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This article is from the Dictionary of North Carolina Biography, 6 volumes, edited by William S. Powell. Copyright ©1979-1996 by the University of North Carolina Press. Used by permission of the publisher. For personal use and not for further distribution. Please submit permission requests for other use directly to the publisher.

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Heron, Benjamin

by Donald R. Lennon, 1988

21 Dec. 1722–22 June 1770

Benjamin Heron, mariner and colonial official, was born in Lymington, Hampshire, England. He served in the British Navy and took part in the Cartagena Expedition before settling in North Carolina. His brother Charles was an apothecary and a surgeon at Corhampton, Hampshire, England.

Captain Heron became master of a ship sailing between England and the colonies. He was in Wilmington by 1755, when he was authorized by the town commissioners to purchase a fire engine in London and transport it to Wilmington for the protection of that city. By 1761, Heron had been appointed clerk of the pleas of the province, deputy surveyor, and deputy auditor of the king's revenue. Subsequently he became clerk of the Crown (1762), secretary of the province, naval officer for North Carolina (1762), a commissioner of pilotage for the Cape Fear River (1764), and a member of the governor's Council (1764–69). In the Council, he frequently served on the committee to settle public claims. During the Regulator rebellion in the backcountry of North Carolina, he was appointed lieutenant general of the governor's forces (1768) although he left the colony before actual hostilities began.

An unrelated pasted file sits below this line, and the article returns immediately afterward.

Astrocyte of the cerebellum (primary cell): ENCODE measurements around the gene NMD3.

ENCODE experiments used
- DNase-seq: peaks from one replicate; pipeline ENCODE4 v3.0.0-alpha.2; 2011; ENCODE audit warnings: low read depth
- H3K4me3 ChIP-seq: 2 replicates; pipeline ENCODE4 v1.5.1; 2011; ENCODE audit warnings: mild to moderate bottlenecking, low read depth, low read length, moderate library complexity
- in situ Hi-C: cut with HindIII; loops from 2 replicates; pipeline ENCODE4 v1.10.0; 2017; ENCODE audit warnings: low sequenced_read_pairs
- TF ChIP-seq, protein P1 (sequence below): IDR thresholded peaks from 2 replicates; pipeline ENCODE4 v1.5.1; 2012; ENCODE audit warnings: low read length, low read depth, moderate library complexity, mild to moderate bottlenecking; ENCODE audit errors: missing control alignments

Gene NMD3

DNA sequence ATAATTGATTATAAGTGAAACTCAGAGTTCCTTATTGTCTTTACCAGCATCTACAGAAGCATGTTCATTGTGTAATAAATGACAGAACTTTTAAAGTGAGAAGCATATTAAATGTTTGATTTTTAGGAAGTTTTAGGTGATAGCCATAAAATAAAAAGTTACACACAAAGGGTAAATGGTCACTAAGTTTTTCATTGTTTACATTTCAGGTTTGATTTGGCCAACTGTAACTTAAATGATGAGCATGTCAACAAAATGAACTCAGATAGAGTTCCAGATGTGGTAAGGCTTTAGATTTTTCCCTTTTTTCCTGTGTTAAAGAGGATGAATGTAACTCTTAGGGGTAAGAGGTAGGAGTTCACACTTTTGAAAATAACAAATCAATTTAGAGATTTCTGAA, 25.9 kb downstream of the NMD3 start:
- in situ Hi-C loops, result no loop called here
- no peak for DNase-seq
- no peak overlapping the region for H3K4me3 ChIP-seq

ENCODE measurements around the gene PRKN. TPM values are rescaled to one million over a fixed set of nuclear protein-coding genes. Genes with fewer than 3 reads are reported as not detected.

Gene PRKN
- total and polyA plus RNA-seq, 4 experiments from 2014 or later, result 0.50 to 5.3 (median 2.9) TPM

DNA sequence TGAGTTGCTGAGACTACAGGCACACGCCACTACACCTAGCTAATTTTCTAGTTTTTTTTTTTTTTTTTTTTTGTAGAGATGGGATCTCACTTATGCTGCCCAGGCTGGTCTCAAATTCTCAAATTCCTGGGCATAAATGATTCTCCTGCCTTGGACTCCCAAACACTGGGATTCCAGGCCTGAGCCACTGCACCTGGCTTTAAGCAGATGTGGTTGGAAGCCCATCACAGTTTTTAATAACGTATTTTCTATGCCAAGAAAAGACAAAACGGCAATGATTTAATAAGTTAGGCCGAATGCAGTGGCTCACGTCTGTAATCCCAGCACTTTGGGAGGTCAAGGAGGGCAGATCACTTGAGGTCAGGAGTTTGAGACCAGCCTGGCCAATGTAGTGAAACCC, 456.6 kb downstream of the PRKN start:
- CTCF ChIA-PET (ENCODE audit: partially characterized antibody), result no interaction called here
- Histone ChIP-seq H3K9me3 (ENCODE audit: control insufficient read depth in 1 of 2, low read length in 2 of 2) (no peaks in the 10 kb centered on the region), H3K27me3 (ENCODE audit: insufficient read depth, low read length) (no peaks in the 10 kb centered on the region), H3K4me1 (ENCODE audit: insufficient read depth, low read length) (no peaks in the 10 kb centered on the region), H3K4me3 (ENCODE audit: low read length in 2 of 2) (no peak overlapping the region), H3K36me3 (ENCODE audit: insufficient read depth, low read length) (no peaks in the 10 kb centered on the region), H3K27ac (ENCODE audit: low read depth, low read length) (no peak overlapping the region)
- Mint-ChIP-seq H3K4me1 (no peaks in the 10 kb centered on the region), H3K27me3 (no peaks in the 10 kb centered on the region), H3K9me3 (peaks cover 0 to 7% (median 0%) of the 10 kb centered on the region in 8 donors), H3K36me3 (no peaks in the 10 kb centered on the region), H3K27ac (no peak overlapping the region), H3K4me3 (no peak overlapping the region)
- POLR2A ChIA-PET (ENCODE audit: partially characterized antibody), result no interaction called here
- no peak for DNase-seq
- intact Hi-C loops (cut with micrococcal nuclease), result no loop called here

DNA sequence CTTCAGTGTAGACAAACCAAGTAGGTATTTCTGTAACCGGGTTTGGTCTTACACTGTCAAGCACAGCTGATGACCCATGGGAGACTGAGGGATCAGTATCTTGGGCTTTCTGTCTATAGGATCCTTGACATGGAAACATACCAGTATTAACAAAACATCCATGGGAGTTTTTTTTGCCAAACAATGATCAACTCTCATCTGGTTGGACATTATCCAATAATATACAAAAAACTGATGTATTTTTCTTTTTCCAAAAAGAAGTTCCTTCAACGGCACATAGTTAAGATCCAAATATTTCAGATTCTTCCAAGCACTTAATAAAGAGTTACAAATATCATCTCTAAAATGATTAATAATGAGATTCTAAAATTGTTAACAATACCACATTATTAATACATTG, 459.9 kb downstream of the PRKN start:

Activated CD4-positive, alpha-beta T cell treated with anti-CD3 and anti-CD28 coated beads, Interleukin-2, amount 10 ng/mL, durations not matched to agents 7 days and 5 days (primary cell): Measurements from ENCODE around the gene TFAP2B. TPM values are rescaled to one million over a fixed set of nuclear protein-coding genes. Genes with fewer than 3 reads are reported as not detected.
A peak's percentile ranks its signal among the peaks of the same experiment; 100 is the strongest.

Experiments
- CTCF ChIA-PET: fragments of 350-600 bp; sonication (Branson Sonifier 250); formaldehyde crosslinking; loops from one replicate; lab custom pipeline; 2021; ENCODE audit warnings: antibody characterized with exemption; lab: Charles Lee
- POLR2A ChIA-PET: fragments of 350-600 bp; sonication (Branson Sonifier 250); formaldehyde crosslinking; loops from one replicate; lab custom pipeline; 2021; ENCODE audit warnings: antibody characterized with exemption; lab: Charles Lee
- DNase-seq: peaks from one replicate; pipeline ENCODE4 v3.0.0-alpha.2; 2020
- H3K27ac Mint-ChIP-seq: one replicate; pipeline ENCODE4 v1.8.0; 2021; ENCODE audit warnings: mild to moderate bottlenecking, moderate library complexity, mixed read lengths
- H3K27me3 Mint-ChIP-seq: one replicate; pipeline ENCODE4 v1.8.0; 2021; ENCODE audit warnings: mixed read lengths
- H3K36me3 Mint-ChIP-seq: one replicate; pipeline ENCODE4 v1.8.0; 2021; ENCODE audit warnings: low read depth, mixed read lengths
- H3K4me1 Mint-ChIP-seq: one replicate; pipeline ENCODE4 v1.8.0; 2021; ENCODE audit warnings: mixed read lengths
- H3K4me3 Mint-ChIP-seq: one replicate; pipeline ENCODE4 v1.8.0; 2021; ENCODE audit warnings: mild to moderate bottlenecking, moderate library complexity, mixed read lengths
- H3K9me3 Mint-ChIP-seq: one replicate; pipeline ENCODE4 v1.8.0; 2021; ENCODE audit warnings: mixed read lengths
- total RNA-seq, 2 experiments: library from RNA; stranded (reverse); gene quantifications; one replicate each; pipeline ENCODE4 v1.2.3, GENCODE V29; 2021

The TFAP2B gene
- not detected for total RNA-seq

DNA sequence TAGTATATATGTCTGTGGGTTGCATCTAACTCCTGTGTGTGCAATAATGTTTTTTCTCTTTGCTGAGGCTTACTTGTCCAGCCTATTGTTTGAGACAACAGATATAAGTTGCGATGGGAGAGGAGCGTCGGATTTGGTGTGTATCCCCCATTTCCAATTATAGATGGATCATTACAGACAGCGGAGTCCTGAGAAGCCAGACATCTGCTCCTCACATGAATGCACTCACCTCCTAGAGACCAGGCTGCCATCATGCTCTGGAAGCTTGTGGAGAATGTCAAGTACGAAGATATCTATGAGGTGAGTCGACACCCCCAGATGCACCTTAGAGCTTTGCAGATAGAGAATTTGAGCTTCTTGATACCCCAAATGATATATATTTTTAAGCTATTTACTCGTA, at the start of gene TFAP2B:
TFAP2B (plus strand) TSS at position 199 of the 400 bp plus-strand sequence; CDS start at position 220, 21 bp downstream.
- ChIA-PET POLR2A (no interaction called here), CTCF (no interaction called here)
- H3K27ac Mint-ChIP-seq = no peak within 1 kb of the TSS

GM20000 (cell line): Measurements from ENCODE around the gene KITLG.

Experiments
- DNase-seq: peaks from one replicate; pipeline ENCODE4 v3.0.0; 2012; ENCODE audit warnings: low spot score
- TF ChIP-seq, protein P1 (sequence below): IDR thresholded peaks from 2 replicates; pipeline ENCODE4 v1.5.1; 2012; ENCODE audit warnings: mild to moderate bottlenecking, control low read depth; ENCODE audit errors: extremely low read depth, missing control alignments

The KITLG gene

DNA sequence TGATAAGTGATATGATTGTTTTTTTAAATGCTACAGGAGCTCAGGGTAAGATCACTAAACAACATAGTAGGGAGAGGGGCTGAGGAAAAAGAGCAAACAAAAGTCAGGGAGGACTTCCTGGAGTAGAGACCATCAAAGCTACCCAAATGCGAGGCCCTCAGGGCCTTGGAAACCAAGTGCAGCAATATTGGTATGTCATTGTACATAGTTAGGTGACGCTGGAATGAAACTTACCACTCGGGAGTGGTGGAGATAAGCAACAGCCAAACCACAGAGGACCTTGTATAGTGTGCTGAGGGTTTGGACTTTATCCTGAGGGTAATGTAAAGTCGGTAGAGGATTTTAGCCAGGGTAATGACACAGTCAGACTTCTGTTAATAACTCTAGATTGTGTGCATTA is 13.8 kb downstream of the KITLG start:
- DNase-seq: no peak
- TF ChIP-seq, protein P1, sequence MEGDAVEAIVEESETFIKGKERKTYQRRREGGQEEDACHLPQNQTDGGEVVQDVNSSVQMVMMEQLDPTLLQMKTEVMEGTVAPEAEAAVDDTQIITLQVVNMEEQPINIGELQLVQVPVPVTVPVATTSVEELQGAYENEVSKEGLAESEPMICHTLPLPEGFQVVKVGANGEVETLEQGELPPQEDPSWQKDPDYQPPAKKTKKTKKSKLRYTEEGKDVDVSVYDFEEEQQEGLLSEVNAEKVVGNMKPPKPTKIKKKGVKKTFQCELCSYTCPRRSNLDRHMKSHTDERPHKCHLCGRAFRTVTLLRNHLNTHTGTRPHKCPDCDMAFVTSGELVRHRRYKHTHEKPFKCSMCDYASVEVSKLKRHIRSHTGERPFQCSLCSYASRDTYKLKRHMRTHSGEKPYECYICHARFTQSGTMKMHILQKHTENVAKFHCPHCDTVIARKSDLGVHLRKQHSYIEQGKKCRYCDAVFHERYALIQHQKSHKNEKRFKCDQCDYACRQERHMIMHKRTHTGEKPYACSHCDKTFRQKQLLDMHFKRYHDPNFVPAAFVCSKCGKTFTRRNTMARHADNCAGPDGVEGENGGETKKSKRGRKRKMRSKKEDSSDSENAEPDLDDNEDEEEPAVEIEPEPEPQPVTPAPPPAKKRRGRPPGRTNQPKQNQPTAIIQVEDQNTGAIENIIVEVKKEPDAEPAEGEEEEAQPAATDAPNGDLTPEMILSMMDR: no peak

Heron is best remembered for building one of the first drawbridges in America, across the Northeast River above Wilmington. Authorized by the General Assembly in 1766, the bridge was to have "one wide arch of thirty feet for rafts and pettiauguas to pass through and six feet high above high water mark, and be made to draw up occasionally for the navigation of vessels of larger burthern." The drawbridge was described by a traveler in 1775 as a "noble" structure which "opens at the middle to both sides and rises by pullies, so as to suffer ships to pass under it."

Along with other interests, Heron owned several plantations, including Marle Bluff, Mulberry, Mount Blake, and Four Mile House. In 1769 he embarked for England on a one-year journey to recover his health. Instead, he died at Islington, a borough of London, and was buried in St. George's Chapel, Windsor.

Heron's first wife was Mary Howe, daughter of Job Howe and sister of Revolutionary War general Robert Howe. After her death, he married Alice Marsden, daughter of Rufus and Alice Marsden. His children included Mary (m. Thomas Hooper), Elizabeth (m. John McKenzie), and Frances (m. Samuel Swann).


Arthur Adams, Living Descendants of Royal Blood (1949).

Donald R. Lennon and Ida Brooks Kellam, eds., The Wilmington Town Book (1973).

New Hanover County Deed Books, New Hanover County Will Books.

William L. Saunders, ed., Colonial Records of North Carolina, vols. 5, 6 (1887, 1888).

Additional Resources:

CSR Documents by Heron, Benjamin, 1722-1770, Documenting the American South, UNC Libraries:

"One Manuscript Fragment, Accession #: P.TP.1966.076.001." . North Carolina Tryon Palace.

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